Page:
Single MRI brain scan can diagnose early Alzheimer’s disease: study

Neurodegenerative disorders

23 Jun 2022

A new artificial intelligence-based algorithm can be applied to brain MRI scans to improve the diagnosis of Alzheimer’s disease in its early stages, UK researchers say.

Scientists at Imperial College London used machine learning technology to analyse structural features within the brain and identify differences between people with and without Alzheimer’s disease. They focused on morpho-functional mesoscopic traits from T1-weighted MRI scans, including before obvious neuronal loss and shrinkage of the brain occurred.

They developed a predictive model based on information from MRI images and cognitive scores from 781 people, including 208 with mild cognitive impairment due to Alzheimer’s, 181 with Alzheimer’s disease, 94 patients with Frontotemporal Dementia, and 84 with Parkinson’s disease, as well as 216 healthy controls.

Their “Alzheimer’s Predictive Vector” (ApV) reliably discriminated between people with and without Alzheimer’s-related pathologies.

On initial testing it had an accuracy of 98%  to discriminate between Alzheimer’s and non-Alzheimer’s disease brains. When validated on more than 480 patients undergoing diagnostic tests for suspected Alzheimer’s at Imperial College Healthcare NHS Trust, it had an overall accuracy of 81% in diagnosing Alzheimer’s disease, the researchers reported in Communications Medicine.

The new test was superior to standard hippocampal atrophy (26% accuracy) and cerebrospinal fluid beta amyloid measure (62% accuracy), they said. It was also able to distinguish between early- and late-stage Alzheimer’s with fairly high accuracy, in 79% of patients.

The researchers said their algorithm was based on the FreeSurfer software developed for use in classifying cancer tumours. They adapted it by dividing the brain into 115 regions and allocated 660 different features, such as size, shape and texture, to assess each region. They then trained the algorithm to identify where changes to these features could accurately predict the existence of Alzheimer’s disease.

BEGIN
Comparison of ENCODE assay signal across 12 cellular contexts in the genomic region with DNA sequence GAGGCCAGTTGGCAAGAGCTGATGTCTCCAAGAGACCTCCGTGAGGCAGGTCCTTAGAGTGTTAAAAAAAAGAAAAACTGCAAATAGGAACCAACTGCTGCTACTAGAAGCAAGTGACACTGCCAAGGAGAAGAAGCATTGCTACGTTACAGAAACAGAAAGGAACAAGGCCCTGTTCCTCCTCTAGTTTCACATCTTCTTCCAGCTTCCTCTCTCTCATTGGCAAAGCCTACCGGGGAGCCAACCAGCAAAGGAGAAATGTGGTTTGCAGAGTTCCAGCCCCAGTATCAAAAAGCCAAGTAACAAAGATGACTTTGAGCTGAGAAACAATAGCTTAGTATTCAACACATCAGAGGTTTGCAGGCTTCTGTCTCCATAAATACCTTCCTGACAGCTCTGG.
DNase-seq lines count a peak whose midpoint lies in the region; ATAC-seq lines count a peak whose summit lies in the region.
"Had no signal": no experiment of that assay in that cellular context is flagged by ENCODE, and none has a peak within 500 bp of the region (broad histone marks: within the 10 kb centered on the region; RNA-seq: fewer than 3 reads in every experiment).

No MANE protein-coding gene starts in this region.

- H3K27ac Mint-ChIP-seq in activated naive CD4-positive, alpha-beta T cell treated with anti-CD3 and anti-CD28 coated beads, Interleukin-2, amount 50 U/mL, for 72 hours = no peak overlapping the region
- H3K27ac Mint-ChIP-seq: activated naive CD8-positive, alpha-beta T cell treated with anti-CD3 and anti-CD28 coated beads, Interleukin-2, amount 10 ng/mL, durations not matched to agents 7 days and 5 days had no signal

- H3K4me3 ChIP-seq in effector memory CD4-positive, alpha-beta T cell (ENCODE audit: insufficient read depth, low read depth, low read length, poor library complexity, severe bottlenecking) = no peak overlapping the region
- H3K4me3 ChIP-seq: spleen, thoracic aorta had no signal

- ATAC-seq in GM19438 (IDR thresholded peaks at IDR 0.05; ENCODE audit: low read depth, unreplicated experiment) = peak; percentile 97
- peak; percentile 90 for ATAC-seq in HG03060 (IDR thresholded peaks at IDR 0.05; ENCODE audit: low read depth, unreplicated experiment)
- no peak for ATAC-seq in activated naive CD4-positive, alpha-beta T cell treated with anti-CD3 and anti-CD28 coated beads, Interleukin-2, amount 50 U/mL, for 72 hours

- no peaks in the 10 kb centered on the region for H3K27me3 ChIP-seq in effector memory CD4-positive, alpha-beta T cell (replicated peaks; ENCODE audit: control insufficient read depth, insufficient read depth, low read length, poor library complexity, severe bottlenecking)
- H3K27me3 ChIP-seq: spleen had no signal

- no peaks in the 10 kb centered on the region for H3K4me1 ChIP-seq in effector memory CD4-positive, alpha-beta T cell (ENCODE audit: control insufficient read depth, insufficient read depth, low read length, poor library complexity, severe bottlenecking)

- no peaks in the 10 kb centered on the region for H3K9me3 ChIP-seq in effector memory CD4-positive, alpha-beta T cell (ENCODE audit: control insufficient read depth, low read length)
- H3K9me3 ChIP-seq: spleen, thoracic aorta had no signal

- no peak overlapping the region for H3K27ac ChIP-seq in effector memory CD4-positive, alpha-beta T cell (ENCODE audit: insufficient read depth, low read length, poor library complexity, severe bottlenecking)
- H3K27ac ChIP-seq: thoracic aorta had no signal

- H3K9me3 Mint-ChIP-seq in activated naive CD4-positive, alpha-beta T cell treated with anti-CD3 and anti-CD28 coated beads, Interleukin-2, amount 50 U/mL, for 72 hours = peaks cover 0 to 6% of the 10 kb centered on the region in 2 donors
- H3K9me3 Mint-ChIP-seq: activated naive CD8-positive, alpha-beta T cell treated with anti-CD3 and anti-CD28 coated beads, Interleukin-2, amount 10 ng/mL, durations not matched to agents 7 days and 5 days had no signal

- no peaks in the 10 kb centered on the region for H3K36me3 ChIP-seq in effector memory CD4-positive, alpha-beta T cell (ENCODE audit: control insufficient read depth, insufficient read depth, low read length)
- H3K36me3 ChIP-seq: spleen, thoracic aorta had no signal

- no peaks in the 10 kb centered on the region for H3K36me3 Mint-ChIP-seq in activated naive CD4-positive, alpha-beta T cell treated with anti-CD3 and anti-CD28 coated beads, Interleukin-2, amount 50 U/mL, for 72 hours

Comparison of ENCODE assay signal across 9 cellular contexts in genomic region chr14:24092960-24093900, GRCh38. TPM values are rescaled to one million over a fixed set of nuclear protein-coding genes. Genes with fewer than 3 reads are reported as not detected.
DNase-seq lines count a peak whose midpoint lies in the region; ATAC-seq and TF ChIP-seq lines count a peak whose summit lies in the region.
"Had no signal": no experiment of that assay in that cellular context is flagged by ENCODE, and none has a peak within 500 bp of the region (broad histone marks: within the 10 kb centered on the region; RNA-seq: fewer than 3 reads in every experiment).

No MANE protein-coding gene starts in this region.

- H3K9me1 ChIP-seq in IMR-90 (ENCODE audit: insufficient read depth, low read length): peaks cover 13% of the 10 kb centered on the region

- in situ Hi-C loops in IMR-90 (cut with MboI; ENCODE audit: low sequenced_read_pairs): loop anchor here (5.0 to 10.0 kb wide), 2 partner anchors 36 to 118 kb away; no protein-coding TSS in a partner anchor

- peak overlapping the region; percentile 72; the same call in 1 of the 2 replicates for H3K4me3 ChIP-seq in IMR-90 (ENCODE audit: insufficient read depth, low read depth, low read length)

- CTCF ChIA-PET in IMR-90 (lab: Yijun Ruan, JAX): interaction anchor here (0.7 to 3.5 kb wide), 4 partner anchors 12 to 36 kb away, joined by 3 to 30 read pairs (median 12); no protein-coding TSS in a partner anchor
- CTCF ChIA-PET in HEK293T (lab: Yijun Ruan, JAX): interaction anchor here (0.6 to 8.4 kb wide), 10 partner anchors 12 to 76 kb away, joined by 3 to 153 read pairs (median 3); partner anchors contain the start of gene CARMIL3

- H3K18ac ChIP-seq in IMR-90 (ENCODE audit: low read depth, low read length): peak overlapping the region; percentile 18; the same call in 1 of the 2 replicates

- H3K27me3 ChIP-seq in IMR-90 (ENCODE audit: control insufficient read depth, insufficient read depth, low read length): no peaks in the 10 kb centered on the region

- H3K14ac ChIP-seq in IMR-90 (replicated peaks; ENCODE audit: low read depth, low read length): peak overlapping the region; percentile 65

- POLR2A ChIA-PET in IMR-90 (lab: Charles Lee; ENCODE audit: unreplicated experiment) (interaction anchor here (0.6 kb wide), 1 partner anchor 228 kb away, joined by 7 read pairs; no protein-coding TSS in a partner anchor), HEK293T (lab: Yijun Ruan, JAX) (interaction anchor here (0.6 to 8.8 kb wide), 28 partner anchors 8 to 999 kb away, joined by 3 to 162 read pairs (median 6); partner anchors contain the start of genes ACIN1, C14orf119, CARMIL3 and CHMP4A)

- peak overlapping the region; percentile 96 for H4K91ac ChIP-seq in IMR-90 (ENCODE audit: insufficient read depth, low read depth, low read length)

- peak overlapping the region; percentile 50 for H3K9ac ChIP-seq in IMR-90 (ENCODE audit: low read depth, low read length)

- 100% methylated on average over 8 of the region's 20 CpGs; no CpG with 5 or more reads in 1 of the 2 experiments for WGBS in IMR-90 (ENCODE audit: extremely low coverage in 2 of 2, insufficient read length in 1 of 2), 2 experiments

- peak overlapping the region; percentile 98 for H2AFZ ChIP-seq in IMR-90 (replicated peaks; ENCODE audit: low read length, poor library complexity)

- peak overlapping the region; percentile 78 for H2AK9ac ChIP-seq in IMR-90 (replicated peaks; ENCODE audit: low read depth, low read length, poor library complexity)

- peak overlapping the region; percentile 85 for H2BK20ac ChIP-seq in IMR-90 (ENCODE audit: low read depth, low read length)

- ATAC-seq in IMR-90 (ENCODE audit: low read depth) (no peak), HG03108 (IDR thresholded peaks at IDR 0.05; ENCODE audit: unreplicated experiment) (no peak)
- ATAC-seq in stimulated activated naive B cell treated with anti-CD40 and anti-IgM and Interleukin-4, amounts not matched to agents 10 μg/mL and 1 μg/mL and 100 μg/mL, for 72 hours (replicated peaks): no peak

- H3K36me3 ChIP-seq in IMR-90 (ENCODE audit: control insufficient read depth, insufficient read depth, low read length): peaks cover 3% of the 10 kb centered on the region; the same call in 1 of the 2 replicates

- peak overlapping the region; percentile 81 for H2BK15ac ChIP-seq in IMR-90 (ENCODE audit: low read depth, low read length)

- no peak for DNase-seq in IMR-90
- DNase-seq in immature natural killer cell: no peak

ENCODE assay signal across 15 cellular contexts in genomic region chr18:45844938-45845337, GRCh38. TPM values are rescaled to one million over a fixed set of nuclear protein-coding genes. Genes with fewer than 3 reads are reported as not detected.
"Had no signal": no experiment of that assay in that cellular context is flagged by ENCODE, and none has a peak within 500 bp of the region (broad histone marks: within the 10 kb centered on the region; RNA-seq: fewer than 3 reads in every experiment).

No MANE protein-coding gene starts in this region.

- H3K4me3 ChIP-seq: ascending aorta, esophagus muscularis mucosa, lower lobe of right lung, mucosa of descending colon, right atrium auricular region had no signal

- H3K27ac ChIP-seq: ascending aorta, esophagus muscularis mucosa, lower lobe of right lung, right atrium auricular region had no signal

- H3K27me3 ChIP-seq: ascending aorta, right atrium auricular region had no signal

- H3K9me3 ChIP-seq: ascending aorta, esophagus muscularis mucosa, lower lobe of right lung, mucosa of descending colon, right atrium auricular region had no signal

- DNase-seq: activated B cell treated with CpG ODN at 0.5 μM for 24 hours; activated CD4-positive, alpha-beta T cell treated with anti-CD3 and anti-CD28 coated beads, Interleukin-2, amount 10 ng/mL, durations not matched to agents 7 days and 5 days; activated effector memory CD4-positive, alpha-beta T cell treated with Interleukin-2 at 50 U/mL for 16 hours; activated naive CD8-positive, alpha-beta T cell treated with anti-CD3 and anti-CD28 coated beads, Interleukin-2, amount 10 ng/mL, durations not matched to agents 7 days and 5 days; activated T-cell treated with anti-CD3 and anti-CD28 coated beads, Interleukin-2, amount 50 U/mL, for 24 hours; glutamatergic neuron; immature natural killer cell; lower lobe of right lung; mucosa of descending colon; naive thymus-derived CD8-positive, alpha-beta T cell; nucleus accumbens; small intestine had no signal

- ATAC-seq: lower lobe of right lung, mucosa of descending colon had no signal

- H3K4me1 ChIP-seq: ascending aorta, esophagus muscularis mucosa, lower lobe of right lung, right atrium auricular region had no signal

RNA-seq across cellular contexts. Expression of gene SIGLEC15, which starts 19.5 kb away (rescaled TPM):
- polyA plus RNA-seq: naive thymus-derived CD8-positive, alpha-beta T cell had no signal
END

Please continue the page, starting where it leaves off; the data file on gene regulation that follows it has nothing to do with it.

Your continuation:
They said the results showed that the MRI-based biomarker model had the potential to be incorporated into the clinical decision-making process for assessment of people with suspected Alzheimer’s disease such as those attending memory clinics.

“The [Alzheimer’s Predictive Vector] is reproducible and robust. It can be easily computed with the calculation of manually engineered features and is ready to be integrated into the clinical decision support system without the need for additional sampling or patient testing,” they wrote.

Professor Eric Aboagye, from Imperial’s Department of Surgery and Cancer, who led the research, said: “Currently no other simple and widely available methods can predict Alzheimer’s disease with this level of accuracy, so our research is an important step forward. Many patients who present with Alzheimer’s at memory clinics do also have other neurological conditions, but even within this group our system could pick out those patients who had Alzheimer’s from those who did not.

“Waiting for a diagnosis can be a horrible experience for patients and their families. If we could cut down the amount of time they have to wait, make diagnosis a simpler process, and reduce some of the uncertainty, that would help a great deal. Our new approach could also identify early-stage patients for clinical trials of new drug treatments or lifestyle changes, which is currently very hard to do.”

He noted that the new system spotted changes in areas of the brain not previously associated with Alzheimer’s disease, including the cerebellum (the part of the brain that coordinates and regulates physical activity) and the ventral diencephalon (linked to the senses, sight and hearing). This opens up potential new avenues for research into these areas and their links to Alzheimer’s disease.

Dr Paresh Malhotra, who is a consultant neurologist at Imperial College Healthcare NHS Trust and a researcher in Imperial’s Department of Brain Sciences, said: “Although neuroradiologists already interpret MRI scans to help diagnose Alzheimer’s, there are likely to be features of the scans that aren’t visible, even to specialists. Using an algorithm able to select texture and subtle structural features in the brain that are affected by Alzheimer’s could really enhance the information we can gain from standard imaging techniques.”

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